Course Information Undergraduate prospectus

C++ Game Programming

Course summary

Course code: COMP1718
Level: 5
Credits: 15
School: Architecture, Computing and Hums
Department: Computing and Information Sys.
Course Coordinator(s): Ioannis Paraskevopoulos

Specification

Pre and co requisites

None

Aims

With the release of Unreal Engine 4 and CryEngine 3, the balance of game development has changed. These C++ based engines are no longer exclusively used by AAA game studios but the smaller and indie game studios have also started developing games with C++.
C++ gives a finer grain of control over the actual hardware and bit pushing. While for common business needs, a third generation language is quicker to program and takes worries like pointers and garbage collection off the hands of the developer, this is at a cost of lack of ability to optimize and fine tune how memory and data structures are used.
It is important for our students to be aware of C++ game development and be familiar with it. Adding these skills to their portfolio will increase the employability of our graduates and will help them to aim for bigger game studios as well as indie studios.

Learning outcomes

On successful completion of this course a student will be able to:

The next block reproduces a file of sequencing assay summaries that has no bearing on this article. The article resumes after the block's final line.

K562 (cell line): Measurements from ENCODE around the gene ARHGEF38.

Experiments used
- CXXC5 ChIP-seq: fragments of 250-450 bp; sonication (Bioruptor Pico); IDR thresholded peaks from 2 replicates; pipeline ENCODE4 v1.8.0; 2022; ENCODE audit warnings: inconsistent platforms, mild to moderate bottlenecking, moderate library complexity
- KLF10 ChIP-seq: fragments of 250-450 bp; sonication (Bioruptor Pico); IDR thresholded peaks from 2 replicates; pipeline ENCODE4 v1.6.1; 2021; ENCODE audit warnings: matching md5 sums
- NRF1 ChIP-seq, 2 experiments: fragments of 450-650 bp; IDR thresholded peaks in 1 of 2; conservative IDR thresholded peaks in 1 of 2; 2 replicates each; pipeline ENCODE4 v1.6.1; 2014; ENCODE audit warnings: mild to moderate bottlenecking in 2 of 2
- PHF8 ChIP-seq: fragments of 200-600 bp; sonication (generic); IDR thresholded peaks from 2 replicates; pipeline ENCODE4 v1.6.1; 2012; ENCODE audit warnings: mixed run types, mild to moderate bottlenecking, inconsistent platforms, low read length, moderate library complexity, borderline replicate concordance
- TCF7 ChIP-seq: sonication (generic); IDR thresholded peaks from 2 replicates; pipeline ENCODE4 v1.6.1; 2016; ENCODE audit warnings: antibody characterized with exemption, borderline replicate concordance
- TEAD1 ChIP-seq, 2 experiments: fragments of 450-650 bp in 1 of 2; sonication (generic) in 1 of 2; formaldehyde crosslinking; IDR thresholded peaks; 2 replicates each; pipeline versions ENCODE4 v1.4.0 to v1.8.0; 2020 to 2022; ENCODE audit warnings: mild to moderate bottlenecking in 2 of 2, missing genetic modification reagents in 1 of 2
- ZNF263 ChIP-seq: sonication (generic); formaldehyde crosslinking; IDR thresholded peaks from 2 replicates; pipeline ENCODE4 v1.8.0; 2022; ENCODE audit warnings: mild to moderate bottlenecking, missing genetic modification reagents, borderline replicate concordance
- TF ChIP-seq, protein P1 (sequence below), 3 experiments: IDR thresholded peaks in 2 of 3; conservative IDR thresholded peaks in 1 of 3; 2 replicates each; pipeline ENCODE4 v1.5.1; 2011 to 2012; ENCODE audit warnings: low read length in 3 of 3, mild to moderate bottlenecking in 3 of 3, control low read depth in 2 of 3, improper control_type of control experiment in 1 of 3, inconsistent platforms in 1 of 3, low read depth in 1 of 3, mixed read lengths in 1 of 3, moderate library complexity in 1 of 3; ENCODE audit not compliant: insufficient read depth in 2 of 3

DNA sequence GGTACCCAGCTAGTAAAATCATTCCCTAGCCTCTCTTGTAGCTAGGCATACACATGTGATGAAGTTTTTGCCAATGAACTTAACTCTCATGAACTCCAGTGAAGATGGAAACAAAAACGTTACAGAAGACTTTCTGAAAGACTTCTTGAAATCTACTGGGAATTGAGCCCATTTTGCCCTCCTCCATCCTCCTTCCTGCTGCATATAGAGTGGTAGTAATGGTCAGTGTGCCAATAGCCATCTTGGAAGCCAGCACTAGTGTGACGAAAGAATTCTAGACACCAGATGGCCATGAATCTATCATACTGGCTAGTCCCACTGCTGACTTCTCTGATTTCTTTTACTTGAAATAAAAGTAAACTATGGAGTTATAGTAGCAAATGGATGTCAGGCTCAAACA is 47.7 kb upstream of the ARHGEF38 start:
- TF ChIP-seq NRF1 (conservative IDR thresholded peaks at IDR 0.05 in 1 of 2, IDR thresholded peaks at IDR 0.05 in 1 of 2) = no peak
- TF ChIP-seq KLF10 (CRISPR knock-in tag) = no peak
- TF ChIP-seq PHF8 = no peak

1: Design games for development in a C++ game engine.

2: Understand the benefits of C++ programming in games.

3: Develop an understanding of the use of C++ in games development.

4: Familiarise with C++ game engines and their architecture.

5: Develop games with 2D/3D graphics using a C++ game engines.

6: Be aware of the development complications presented by C++ game engines.

Indicative content

Game development in C++;
Introducing C++ Game Engines;
UML Modelling of games in C++;
Implementing Game Mechanics with C++;
Benefits and difficulties of game development with C++ game engines;
Evaluation of Technologies for Games Development.

Teaching and learning activity

This course is to be delivered via several complementary activities: lectures, tutorials, practical work and directed unsupervised learning. The rationale for this mix of activities is to give the students an interesting and varied learning experience combining theory and analysis to underpin the core practical work.
Students will also have extra support through supplemental material in the form of digital recordings such as screencasts and example projects to analyse and disseminate.
Lecture 1/3, Tutorial 2/3.

Assessment

Portfolio - 100% weighting, 40% pass mark, LO 1-6. Outline Details - An individual portfolio of corresponding game production phases, comprising of and reflecting on the full development cycle of a video game. Word Length - To include a 2,000 word Game Design Document.
Formative Assessment - Feedback provided in class and online through weekly tutorials.